Strategies for controling attribute assignment

Tim Peters at
Wed Oct 3 02:02:02 CEST 2001

[Dale Strickland-Clark, on a 2.2 "property" example]
> I can't confess to understanding that entirely but it looks
> interesting.
> There's some interesting new stuff in 2.2 but I missed this. I
> look it up.

This isn't your fault, it's ours:  we're still dead busy implementing all
this great stuff, and producing user-friendly documentation is on hold until
it's all there.  Guido got a good start on a tutorial, though:

If you're an "under the covers" type, this is the heart of it:  if you're
trying to get an attribute A from a new-style instance I, A is first looked
up in I's class's dict.  *If* A is found in the class dict, *and* A's value
V in the class dict has a __get__ attribute, then V.__get__ is called to
handle the attribute access.  Similarly if you're trying to set an attribute
A, or delete it, from a new-style instance I, and A is found in the class
dict, and A's value V there has a __set__ attribute, V.__set__ is called to
handle it.  Thus setting, getting and/or deleting a specific attribute can
be customized in any way you can write code to express, and each attribute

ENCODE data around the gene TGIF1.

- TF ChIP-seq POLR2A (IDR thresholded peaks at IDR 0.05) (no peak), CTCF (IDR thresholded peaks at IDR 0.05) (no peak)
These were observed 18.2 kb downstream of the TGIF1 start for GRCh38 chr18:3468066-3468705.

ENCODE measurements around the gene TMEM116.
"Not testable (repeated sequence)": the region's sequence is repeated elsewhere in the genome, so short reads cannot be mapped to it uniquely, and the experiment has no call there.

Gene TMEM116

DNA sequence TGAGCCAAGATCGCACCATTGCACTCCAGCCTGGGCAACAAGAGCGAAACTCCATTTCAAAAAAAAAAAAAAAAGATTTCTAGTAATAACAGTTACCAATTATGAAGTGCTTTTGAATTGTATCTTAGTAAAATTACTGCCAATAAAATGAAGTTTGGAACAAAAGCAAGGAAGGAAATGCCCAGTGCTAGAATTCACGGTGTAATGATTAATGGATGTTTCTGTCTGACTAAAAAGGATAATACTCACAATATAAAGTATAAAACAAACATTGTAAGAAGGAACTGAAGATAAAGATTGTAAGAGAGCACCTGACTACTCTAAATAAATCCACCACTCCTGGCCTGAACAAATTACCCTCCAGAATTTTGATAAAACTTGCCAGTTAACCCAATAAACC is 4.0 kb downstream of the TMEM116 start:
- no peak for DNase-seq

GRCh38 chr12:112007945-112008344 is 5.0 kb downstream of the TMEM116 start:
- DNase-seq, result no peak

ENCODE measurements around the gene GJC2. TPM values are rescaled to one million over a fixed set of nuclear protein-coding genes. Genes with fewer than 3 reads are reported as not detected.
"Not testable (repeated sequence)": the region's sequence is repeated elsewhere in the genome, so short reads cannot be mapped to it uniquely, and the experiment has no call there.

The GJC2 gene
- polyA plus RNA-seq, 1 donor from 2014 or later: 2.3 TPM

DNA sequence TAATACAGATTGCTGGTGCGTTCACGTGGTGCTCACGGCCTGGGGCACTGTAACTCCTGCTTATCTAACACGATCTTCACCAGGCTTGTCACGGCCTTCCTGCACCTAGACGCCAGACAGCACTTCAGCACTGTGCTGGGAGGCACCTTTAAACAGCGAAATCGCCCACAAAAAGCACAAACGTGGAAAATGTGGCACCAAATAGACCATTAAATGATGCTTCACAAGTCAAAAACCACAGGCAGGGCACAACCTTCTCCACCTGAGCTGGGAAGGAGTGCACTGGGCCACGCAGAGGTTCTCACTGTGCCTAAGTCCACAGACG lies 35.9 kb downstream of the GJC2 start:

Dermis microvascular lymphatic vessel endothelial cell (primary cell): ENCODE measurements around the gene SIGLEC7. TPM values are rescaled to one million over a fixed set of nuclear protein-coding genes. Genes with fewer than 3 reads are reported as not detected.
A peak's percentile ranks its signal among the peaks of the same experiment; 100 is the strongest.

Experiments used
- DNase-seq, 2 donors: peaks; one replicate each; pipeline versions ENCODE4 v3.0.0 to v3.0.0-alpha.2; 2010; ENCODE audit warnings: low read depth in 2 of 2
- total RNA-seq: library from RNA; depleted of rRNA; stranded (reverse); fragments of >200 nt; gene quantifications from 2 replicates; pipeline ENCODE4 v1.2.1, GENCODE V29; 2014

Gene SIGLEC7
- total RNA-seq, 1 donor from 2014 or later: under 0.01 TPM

can do it differently (if it wants to).

On the one hand that's all there is to it, and things like the new builtin
property(), staticmethod() and classmethod() functions merely exploit it in
straightforward ways.  Indeed, you could easily enough write those yourself,
and in Python, if you wanted to.

OTOH, kinda like the metaclass hook, the lowest-level __get__/__set__
protocol is so simple that it's mind-twisting at first (which is partly why
we're packaging the property() etc functions for instant out-of-the-box

I don't think it will happen for 2.2, but Guido isn't opposed to adding new
syntax to make whatever prove to be the most popular gimmicks of this nature
more palatable.

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